And then, too, especially when I run across something like, for instance Heart's or Janice Raymond's denunciation of transsexual surgery (no, not all radfems take that position on trans folks), along with discrimination against all women not "born women" at such venues as the Michigan Womens' Fest, it seems to me more than ever that there is some reification of biology/essentialism going on here. Yes, the radfem anti-trans surgery (like it's anyone else's business anyway what someone does with hir own body) position is, as I understand it, some convoluted argument about how *true* dissolution of sex roles must come some other way--I find myself really not buying it. I find myself thinking that there is in fact some investment in essentialism.
Getting back to porn, and as per data: of course you are familiar with the trope about "lies, damned lies, and statistics." But I, too, would be happy to look at some specific cites and sources.
>It seems to me that the Religious Right is causing far more harm to the things you value than radical feminism is.
Well, that's certainly true. then again, my whole beef with certain radical feminists is that they seem to be positing "the pornographers," even if only implicitly (where do you put your energy, as an activist?) as causing more harm to the things we both value than the RR. Which of course has a certain "she started it" to it, I realize. But you have to understand: this is a really emotionally charged issue, and, as always, on both sides of this issue, I think, it hurts more when people who you expected to be an ally seem to turn against you.
On the whole I put/have put a lot more energy into studying and fighting the Religious Right; and I expect to be getting back to that shortly. As I've said elsewhere, until I seriously got into Blog O'Sphere this past year or so, I'd not had any idea that the Dworkin branch of feminism still had any real influence, especially in younger women.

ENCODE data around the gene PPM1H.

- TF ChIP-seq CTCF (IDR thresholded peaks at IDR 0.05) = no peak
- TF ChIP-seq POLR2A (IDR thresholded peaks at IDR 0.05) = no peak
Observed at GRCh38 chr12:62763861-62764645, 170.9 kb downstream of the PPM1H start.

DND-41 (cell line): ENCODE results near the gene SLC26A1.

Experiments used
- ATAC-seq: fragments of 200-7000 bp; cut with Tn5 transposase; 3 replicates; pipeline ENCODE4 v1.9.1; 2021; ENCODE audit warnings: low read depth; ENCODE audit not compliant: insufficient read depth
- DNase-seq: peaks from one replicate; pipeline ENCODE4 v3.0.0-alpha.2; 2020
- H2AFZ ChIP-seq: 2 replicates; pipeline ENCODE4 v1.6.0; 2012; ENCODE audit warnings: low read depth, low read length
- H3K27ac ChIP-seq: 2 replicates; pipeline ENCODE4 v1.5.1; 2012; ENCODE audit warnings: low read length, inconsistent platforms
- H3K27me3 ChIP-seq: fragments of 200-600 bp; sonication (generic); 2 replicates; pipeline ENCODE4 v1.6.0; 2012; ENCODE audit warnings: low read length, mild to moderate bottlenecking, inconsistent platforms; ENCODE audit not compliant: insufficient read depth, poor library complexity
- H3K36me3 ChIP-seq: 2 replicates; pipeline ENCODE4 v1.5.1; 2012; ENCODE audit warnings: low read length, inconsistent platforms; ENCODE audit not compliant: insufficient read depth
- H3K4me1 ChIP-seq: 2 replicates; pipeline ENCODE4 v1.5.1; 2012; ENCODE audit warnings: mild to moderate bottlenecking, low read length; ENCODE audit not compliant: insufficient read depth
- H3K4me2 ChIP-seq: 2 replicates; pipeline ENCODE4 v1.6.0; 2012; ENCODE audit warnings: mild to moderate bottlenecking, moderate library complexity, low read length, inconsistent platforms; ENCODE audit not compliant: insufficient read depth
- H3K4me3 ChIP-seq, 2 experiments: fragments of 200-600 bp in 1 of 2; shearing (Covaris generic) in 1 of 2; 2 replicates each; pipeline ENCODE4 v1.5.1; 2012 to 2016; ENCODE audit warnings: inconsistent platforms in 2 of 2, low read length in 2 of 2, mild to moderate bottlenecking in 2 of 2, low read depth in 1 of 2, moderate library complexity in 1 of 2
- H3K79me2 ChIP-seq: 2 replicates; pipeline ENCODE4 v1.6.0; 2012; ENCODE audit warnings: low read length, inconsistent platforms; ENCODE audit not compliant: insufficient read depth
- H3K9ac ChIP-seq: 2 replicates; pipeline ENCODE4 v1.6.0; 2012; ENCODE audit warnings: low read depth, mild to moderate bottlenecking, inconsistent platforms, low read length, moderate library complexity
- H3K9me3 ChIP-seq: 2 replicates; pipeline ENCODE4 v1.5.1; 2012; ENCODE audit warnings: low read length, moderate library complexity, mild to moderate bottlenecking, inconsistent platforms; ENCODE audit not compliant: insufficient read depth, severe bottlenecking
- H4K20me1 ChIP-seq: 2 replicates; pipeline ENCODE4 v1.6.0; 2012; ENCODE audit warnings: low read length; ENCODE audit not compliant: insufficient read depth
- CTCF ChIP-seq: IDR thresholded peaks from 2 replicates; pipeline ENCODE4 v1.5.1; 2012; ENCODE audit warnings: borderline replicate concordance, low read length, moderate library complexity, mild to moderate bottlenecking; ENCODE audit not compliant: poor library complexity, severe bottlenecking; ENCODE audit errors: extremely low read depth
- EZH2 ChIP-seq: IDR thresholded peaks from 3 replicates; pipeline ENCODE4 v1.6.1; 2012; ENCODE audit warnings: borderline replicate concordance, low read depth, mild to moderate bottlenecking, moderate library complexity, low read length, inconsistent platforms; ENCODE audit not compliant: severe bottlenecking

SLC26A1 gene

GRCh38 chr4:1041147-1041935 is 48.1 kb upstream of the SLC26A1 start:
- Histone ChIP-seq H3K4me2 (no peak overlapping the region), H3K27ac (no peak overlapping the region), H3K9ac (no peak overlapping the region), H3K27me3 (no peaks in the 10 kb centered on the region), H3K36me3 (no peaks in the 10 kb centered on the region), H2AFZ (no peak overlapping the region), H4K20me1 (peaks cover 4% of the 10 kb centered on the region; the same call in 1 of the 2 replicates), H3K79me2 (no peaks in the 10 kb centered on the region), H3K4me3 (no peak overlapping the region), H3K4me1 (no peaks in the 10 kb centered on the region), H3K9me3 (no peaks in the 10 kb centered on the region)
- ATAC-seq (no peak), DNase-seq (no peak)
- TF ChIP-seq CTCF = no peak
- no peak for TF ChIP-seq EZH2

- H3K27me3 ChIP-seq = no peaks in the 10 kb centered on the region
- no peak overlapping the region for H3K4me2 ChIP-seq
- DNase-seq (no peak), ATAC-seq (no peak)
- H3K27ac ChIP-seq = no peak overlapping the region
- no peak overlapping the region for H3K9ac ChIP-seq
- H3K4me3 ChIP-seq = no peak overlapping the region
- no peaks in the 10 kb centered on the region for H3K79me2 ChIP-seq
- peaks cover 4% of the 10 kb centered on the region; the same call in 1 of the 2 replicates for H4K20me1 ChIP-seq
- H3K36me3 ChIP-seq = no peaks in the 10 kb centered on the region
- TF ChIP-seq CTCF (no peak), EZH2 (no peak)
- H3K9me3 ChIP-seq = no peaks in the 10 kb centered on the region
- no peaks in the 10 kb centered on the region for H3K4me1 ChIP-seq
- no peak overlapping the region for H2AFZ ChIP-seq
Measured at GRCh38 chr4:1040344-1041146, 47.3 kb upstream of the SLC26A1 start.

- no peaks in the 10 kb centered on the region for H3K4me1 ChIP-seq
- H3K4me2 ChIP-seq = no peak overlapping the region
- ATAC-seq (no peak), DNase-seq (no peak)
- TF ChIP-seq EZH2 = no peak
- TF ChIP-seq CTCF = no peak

Allen, M., Emmers, T., Gebhardt, L., & Giery, M.A. (1995). Exposure to pornography and acceptance of rape myths. Journal of Communication, 45 (1)
Malamuth & McIlwraith (1988). Fantasies and exposure to sexually explicit magazines. Communication Research, 15 (6), 753-771.
Zillman, D., & Bryant, J. (1984). Effects of massive exposure to pornography. In N. M. Malamuth, & E. Donnerstein (Eds), Pornography and Sexual Aggression (pp. 115-142). Orlando, FL: Academic Press
Zillman and Bryant have done some absolutely impeccable controlled laboratory studies on the effects of between 1 hour of pornography a week over six weeks, and five hours of pornography a week over six weeks, with some very compelling results.
There have also been several meta-analyses of correlative census and state data, as well.
Oops, gotta go, sneaking internet time at work!